Four Season Garden

Four Season Garden

Sometimes you can get stuck in a rut and wonder how to keep your perennial gardens looking beautiful and full of color throughout the entire growing season, and even year-round. One of the biggest benefits of growing perennials in your garden instead of annual flowers is that perennials last for many years… but the downside is that perennial flowers only bloom for a short time.


Many people worry that their perennial garden looks amazing for a few weeks every summer, but it’s dull and boring the rest of the year because nothing else ever flowers. Don’t worry, this is very common for newbie gardeners, and it’s caused by something called flower fixation.

Ok, I just made up that term, but it’s a real problem! Let me explain…




When it comes to planting a perennial garden, people focus waaaay too much on flowers. Think about it. You walk into the garden center to buy perennials, and what’s the first thing that pops out at you …the flowers, right? In fact, garden centers usually only sell plants that are in full bloom (they have chemicals to control the bloom times). Once those plants are done blooming, they quickly disappear from the store (or go on the clearance rack where I buy them, muahahaha!).


So, for example, when I walk into a garden center during the summer, this is what I will see and most people think, BAM, those flowers look amazing together so I’ll get them for my garden! I mean, how could you go wrong with this amazing color combo, right?!? But, since we love to buy perennial plants that are flowering, we tend to forget to think about how long those flowers will last, or what time of year they will bloom once they’re established in our garden.




The best thing to do when you’re working on building a perennial garden with non-stop color is to first focus on the foliage, and not the flowers.



For example, take a look at this garden area pictured…Even though there’s not really anything blooming, this perennial garden is still very colorful and beautiful. That’s because it mixes different colors and textures of foliage, rather than everything just being plain, boring green. There are tons of gorgeous plants out there that add wonderful color to the garden, even when they’re not blooming.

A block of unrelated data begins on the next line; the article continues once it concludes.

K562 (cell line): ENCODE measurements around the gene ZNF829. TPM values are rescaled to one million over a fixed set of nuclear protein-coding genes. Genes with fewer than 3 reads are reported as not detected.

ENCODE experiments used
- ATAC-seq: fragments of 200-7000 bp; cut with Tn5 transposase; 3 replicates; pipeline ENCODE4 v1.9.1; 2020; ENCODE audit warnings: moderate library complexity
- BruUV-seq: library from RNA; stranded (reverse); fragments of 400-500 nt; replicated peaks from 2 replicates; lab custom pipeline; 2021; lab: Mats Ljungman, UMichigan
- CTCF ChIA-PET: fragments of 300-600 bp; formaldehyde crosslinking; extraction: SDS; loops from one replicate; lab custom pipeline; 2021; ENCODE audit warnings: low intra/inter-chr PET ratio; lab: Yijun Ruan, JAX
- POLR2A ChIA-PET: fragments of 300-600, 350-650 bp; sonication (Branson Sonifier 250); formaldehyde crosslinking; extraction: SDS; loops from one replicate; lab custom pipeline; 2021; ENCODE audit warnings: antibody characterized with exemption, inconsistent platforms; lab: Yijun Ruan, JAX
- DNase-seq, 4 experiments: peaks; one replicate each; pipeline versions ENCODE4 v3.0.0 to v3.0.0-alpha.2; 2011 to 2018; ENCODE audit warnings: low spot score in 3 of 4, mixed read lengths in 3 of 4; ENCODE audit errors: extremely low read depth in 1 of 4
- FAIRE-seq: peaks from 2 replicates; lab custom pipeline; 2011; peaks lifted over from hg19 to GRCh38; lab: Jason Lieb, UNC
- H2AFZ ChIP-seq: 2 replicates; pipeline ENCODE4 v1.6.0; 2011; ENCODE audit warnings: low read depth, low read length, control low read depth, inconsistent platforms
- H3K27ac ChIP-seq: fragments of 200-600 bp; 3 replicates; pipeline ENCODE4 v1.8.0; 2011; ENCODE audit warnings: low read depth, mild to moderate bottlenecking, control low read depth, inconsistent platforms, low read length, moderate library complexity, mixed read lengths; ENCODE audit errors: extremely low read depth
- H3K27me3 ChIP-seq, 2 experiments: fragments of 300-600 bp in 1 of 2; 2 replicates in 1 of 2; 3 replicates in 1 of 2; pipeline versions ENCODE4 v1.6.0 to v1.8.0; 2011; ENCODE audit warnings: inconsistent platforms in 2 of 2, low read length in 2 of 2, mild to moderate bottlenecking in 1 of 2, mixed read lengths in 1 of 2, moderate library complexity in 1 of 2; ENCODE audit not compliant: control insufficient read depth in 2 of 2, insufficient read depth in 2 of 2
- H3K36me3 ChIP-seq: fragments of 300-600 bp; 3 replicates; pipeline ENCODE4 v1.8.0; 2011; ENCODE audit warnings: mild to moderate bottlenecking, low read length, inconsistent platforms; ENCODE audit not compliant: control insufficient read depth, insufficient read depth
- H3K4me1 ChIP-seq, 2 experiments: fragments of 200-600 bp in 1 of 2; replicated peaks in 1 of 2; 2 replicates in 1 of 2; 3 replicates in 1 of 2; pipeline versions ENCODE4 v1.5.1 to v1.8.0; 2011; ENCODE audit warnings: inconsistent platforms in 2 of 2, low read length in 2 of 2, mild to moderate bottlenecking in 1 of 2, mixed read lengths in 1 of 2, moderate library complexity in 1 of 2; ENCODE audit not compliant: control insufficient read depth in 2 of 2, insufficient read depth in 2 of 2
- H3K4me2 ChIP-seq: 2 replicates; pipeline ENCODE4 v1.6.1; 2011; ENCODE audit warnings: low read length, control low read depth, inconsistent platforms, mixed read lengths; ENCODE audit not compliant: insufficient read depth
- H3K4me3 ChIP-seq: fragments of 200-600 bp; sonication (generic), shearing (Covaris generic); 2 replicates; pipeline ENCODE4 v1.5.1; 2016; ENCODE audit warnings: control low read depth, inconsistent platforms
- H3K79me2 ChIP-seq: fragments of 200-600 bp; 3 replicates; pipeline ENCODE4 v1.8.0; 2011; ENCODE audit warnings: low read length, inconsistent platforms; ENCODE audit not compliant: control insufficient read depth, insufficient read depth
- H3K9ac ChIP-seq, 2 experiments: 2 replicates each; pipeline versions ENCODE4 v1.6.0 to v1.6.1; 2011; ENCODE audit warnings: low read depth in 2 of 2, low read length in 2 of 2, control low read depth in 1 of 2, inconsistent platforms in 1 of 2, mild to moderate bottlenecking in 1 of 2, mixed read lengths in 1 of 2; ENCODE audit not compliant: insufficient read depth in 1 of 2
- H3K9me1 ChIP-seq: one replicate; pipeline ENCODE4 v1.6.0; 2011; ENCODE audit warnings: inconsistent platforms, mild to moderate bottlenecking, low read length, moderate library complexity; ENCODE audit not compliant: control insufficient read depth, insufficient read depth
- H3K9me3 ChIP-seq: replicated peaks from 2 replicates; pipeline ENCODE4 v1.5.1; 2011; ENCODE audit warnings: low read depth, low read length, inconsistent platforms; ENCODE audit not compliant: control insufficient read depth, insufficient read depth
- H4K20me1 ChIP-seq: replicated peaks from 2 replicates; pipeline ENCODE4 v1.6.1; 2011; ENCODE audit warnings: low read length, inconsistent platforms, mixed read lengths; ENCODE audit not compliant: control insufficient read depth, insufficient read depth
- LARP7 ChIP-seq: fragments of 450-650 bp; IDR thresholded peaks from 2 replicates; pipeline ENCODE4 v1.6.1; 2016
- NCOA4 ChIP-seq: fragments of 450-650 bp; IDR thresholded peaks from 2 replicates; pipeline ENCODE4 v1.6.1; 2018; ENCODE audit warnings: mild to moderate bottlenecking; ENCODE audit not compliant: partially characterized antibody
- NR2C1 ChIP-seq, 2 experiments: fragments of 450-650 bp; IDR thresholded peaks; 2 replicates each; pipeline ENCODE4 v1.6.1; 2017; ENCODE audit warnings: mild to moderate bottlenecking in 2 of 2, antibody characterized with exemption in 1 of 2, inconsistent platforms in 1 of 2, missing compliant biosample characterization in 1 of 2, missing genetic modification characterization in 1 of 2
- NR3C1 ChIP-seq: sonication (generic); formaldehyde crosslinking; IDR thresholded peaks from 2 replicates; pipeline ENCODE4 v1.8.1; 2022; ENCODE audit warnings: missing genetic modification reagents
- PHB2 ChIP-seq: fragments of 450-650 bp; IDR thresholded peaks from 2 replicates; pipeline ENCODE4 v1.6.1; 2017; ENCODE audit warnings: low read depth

These days, perennial plants come in chartreuse, lime green, dark green, variegated, silver, burgundy, purple, pink, red… well, you can pretty much name your foliage color! So, the next time you walk into the garden center, I challenge you to try to ignore the flowers up in your face and focus only on the foliage of the plants.

Think about how you can mix the different foliage colors, textures, shapes, and sizes into your garden. Try not to plant perennials with the same color foliage next to each other, rather put foliage with contrasting textures and colors next to each other whenever you can. If you already have a boring, green garden, then adding colorful foliage is the fastest way to rejuvenate the garden and add tons of immediate color! Ok, NOW we can focus on flowers (color and bloom time!).



Ahhhh flowers, who doesn’t love to see a garden bursting with beautiful flowers? But be careful, don’t let flower fixation set in again here. The next thing to focus on is bloom time, NOT how the flowers look in the garden center. Make sure to read the plant tag on every perennial before you decide to buy it. The tag will tell you when you can expect the plant to bloom once it’s established in your garden, and how large it will get (so you don’t have an ugly, overgrown looking garden full of huge plants in a few years). Sometimes they even give you companion suggestions of what other plants look best when combined with this one. Ok, wait. Let me show you one more to really drive this home… take a look at the garden area below. Only one flower is blooming, but look at that amazing, bold contrast of the orange lily against the backdrop of dark purple perennials and variegated sedum foliage, and the variegated iris spikes in the middle. YES! That’s what I’m talking about! AND, this area will look just as gorgeous in early spring when the irises and peonies are blooming, as it will in the fall once the sedum and lavender flowers steal the show!